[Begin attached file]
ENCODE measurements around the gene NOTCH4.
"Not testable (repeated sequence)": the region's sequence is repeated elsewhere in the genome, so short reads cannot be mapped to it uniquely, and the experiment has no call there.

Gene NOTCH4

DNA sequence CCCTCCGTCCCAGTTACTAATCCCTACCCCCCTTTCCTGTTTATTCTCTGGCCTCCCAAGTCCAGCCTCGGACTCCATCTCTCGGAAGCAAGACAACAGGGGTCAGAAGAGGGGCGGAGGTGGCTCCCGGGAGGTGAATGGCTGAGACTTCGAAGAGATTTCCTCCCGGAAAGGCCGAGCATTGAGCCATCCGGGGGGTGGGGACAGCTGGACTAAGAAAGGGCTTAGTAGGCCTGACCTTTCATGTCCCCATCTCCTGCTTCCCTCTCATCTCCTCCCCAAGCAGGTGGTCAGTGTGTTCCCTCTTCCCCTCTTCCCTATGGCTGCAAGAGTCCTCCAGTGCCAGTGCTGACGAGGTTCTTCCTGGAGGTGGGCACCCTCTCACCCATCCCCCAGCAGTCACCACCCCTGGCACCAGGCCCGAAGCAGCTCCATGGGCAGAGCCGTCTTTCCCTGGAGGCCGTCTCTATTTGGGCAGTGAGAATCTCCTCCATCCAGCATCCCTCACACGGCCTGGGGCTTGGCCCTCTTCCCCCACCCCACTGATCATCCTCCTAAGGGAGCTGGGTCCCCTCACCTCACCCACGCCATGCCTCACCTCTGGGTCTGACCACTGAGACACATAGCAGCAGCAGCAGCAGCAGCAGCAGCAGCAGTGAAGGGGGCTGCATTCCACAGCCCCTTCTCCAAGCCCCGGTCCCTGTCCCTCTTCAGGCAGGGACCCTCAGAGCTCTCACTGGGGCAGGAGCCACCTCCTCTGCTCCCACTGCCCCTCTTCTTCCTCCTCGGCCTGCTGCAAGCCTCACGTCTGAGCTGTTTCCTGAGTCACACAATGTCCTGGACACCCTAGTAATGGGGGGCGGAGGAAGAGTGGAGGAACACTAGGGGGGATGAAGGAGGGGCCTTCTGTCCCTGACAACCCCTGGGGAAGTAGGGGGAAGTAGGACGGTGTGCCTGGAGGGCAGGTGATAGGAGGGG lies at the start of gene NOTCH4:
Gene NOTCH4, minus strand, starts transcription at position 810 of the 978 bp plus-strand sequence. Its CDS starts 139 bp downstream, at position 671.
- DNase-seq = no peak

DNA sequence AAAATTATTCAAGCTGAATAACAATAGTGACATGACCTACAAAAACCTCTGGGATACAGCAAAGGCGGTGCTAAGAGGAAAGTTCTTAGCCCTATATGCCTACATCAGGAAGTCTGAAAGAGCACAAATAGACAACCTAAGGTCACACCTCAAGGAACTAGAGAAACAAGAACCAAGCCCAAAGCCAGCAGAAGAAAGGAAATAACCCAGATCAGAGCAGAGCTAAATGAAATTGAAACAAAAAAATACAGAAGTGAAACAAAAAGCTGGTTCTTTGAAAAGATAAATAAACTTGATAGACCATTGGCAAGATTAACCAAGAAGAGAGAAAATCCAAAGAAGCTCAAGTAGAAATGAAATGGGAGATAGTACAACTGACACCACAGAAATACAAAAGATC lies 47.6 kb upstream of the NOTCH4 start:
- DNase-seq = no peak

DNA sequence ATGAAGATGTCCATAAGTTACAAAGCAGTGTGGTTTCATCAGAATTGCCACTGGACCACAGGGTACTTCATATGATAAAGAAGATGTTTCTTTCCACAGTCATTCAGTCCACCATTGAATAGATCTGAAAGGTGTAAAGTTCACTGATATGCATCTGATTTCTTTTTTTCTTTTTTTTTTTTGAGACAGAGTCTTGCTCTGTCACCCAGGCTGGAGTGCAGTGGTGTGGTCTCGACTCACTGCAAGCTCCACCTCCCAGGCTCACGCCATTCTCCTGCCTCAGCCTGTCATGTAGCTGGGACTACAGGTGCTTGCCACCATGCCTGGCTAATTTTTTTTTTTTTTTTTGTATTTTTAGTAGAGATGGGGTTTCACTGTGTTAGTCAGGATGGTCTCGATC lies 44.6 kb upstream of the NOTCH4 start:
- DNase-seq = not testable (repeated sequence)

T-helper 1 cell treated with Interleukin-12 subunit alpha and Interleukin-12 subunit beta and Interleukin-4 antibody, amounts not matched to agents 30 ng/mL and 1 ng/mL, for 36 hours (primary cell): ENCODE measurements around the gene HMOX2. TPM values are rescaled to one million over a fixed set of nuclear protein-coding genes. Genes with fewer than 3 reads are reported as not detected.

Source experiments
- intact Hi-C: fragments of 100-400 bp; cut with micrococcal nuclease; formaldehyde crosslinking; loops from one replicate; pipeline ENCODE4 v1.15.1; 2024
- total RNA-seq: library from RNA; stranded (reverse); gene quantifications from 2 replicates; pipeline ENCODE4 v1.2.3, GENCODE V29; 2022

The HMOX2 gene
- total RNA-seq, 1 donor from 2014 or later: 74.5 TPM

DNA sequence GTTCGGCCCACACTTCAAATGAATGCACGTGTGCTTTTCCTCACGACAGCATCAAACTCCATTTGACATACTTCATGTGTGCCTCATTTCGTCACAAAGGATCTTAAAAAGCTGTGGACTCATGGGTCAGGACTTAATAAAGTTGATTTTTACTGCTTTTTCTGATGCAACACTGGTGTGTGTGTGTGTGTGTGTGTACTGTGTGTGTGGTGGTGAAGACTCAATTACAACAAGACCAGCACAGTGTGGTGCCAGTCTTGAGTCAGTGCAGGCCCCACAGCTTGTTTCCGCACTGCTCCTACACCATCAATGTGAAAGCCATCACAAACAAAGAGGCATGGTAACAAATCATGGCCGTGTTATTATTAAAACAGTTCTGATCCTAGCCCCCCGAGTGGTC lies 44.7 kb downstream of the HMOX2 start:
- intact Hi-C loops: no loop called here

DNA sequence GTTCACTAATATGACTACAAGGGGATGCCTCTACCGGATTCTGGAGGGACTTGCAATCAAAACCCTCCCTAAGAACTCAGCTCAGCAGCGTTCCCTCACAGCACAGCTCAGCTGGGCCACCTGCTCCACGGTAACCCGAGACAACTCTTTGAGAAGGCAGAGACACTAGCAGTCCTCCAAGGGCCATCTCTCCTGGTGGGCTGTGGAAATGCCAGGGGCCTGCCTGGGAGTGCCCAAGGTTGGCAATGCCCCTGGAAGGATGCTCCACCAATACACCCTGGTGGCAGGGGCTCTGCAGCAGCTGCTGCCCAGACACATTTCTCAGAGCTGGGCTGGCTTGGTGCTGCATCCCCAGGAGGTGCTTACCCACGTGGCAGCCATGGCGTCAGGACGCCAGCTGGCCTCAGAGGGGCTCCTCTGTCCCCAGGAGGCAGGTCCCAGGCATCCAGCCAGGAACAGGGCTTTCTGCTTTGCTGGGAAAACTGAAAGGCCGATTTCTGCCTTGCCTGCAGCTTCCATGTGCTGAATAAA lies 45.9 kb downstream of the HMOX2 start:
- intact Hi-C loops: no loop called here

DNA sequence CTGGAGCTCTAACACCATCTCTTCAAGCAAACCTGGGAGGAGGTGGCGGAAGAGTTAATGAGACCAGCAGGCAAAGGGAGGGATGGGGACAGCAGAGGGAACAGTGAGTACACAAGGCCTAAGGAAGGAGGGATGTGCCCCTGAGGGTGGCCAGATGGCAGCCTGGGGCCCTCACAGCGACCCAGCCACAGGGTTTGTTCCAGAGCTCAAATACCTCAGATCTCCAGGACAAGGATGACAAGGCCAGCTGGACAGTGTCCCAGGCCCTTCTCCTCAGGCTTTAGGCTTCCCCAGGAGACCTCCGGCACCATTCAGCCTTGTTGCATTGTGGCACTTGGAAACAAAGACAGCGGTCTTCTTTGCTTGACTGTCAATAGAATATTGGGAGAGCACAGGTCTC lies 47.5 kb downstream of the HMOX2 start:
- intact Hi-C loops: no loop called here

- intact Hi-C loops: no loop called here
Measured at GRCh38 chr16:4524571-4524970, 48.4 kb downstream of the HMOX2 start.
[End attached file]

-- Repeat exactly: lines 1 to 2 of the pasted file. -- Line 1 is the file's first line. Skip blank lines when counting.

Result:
ENCODE measurements around the gene NOTCH4.
"Not testable (repeated sequence)": the region's sequence is repeated elsewhere in the genome, so short reads cannot be mapped to it uniquely, and the experiment has no call there.